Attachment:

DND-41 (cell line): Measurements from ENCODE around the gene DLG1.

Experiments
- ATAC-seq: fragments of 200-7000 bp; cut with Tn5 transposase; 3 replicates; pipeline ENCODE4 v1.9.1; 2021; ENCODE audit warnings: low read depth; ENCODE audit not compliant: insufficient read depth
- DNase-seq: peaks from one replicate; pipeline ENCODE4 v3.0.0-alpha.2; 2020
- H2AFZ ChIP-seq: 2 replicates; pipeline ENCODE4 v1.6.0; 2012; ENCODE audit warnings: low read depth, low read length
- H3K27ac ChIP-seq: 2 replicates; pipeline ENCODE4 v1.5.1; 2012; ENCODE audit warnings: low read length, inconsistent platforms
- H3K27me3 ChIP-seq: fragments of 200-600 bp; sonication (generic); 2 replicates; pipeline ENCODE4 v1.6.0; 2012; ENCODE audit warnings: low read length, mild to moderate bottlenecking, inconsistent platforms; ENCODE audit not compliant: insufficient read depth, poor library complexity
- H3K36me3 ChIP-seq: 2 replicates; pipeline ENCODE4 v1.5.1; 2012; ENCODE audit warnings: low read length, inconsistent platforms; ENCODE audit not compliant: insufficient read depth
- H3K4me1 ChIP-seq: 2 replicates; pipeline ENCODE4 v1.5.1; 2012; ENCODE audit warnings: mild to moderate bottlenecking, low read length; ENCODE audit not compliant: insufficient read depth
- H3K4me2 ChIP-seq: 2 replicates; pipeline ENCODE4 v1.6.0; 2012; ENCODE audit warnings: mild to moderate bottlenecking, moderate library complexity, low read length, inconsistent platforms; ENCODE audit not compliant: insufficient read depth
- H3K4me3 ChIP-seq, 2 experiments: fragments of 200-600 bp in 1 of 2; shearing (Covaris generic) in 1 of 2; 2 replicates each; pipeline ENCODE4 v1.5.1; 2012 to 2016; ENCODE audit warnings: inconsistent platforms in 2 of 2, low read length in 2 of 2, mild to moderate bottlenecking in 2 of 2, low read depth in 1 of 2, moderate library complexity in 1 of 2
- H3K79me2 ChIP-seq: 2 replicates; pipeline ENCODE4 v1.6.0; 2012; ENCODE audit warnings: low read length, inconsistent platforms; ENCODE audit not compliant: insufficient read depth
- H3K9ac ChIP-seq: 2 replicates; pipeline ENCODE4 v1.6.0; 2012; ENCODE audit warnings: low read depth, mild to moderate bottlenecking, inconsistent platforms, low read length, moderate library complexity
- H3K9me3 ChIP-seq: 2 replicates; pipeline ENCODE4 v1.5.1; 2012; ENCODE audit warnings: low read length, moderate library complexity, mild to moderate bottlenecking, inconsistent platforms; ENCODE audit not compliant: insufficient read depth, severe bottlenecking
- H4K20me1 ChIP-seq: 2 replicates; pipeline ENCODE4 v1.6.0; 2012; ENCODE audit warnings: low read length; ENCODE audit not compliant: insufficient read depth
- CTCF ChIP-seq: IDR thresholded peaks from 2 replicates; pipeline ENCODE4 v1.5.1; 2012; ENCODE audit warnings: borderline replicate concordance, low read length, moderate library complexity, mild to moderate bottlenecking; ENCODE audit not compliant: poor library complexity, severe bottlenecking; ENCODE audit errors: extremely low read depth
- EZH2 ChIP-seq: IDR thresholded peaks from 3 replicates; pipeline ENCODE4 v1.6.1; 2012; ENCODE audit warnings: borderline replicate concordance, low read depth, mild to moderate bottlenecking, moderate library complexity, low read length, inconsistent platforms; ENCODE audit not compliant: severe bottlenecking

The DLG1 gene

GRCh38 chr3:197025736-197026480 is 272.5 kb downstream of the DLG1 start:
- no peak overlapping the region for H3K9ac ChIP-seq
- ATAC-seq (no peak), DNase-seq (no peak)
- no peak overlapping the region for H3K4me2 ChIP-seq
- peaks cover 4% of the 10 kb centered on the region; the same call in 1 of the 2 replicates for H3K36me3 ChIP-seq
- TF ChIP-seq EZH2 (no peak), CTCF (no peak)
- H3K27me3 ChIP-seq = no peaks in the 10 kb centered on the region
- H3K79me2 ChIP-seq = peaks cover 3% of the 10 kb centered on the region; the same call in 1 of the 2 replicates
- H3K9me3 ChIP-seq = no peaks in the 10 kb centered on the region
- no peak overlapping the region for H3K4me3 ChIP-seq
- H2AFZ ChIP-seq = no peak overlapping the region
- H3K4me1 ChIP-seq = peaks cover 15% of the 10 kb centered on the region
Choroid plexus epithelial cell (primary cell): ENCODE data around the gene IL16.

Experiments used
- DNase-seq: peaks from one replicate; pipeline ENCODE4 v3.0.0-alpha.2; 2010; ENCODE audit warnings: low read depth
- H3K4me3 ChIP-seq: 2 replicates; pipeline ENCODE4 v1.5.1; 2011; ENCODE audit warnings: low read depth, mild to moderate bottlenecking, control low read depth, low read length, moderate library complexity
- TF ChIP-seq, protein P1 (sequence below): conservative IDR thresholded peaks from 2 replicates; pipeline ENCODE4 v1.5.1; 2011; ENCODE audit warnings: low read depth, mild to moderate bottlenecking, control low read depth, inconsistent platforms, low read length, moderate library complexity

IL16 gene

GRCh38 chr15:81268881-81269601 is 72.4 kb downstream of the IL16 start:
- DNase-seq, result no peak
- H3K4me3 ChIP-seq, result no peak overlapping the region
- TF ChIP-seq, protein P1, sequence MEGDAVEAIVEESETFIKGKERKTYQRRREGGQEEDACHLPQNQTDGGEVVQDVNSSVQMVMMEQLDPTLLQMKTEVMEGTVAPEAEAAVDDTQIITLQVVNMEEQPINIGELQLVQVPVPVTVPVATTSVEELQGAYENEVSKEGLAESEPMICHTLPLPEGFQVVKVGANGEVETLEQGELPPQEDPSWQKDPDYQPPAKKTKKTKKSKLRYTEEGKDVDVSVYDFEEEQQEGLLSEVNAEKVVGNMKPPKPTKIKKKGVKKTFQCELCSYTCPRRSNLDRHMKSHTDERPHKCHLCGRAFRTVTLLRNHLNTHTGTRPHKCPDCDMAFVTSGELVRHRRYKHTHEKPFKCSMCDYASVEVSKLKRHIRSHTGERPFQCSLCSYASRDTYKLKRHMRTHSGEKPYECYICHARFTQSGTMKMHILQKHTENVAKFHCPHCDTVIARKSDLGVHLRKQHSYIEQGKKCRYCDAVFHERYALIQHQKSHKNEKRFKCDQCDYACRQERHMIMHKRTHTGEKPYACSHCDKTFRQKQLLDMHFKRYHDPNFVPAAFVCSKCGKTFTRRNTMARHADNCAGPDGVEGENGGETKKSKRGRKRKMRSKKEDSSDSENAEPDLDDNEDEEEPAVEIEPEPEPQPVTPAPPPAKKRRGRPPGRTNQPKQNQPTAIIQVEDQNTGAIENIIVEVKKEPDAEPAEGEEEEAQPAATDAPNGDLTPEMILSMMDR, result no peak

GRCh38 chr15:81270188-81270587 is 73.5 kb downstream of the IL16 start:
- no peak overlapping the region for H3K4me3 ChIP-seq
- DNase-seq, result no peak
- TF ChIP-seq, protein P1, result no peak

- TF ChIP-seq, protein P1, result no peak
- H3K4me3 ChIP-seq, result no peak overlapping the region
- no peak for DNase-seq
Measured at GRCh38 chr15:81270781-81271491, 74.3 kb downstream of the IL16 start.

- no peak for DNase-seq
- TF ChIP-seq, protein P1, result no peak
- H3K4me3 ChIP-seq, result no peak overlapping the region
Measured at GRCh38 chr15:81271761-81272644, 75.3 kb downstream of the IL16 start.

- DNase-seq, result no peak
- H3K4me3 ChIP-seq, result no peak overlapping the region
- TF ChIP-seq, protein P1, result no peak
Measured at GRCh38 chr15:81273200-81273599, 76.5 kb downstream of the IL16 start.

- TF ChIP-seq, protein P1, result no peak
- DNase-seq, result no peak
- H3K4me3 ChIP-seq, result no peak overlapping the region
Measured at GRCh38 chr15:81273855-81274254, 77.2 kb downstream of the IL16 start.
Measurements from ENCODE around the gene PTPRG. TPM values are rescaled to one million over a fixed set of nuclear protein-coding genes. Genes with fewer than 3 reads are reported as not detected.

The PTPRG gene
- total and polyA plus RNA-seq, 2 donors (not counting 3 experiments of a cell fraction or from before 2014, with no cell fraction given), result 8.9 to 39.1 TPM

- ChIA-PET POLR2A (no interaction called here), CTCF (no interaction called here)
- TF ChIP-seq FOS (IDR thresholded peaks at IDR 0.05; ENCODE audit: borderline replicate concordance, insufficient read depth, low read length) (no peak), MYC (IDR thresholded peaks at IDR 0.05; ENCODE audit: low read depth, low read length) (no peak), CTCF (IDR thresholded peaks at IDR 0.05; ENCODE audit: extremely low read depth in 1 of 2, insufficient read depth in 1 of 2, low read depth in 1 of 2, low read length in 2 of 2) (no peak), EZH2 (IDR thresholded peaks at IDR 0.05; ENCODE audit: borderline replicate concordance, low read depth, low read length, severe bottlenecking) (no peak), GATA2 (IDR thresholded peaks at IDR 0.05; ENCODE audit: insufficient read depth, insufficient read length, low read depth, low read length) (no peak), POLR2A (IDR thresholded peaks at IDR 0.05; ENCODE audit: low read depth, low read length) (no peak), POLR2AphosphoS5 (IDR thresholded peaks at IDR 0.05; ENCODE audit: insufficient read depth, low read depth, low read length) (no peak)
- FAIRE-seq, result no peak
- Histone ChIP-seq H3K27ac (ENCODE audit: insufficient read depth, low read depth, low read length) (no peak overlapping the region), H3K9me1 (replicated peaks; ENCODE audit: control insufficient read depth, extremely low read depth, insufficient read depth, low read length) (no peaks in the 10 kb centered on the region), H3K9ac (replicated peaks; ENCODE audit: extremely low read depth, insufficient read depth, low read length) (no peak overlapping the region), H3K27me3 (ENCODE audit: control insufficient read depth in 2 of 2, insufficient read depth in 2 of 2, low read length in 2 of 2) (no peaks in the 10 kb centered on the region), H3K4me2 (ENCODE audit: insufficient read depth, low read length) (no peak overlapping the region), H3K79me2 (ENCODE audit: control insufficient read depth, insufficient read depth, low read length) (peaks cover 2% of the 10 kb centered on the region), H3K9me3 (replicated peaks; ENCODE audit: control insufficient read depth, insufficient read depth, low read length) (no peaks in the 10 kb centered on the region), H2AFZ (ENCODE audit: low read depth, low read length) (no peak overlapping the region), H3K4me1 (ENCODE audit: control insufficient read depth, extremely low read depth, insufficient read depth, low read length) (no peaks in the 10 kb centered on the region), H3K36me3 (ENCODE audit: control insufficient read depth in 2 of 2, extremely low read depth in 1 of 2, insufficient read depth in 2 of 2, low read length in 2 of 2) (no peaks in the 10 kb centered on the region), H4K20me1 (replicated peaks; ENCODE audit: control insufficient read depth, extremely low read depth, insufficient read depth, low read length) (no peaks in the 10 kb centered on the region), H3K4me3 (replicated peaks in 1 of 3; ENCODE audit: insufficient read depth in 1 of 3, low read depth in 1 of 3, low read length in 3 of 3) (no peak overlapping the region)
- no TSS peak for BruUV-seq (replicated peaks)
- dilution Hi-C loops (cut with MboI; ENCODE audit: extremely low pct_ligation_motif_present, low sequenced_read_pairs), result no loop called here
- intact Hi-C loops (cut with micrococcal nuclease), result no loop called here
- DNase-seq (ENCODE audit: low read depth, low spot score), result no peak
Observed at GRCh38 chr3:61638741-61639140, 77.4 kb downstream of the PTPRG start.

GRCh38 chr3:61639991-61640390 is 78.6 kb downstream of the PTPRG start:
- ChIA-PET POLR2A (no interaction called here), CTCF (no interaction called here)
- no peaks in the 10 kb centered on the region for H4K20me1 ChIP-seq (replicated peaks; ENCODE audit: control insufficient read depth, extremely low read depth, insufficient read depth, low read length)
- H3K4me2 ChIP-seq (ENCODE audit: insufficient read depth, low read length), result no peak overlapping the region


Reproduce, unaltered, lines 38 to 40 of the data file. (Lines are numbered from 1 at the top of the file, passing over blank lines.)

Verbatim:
- DNase-seq, result no peak
- H3K4me3 ChIP-seq, result no peak overlapping the region
- TF ChIP-seq, protein P1, sequence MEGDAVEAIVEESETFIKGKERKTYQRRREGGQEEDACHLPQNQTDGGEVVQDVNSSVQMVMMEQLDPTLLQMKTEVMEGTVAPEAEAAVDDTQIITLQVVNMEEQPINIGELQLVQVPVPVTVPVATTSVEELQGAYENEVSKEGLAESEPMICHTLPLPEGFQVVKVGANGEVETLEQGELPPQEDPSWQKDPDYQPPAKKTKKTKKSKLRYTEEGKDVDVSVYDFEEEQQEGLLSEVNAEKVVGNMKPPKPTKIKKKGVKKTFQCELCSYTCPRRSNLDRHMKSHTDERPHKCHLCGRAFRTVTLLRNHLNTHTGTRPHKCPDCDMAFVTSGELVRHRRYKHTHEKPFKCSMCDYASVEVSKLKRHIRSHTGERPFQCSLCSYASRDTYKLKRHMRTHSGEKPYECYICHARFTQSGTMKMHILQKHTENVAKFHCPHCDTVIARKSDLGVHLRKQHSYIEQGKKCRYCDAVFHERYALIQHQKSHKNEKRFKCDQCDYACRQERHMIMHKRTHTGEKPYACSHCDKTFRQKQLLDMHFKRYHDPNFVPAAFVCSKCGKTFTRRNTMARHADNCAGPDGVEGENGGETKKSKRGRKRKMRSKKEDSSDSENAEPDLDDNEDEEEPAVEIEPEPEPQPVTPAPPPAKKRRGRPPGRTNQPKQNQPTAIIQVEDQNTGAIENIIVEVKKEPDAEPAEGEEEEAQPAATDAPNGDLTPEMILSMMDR, result no peak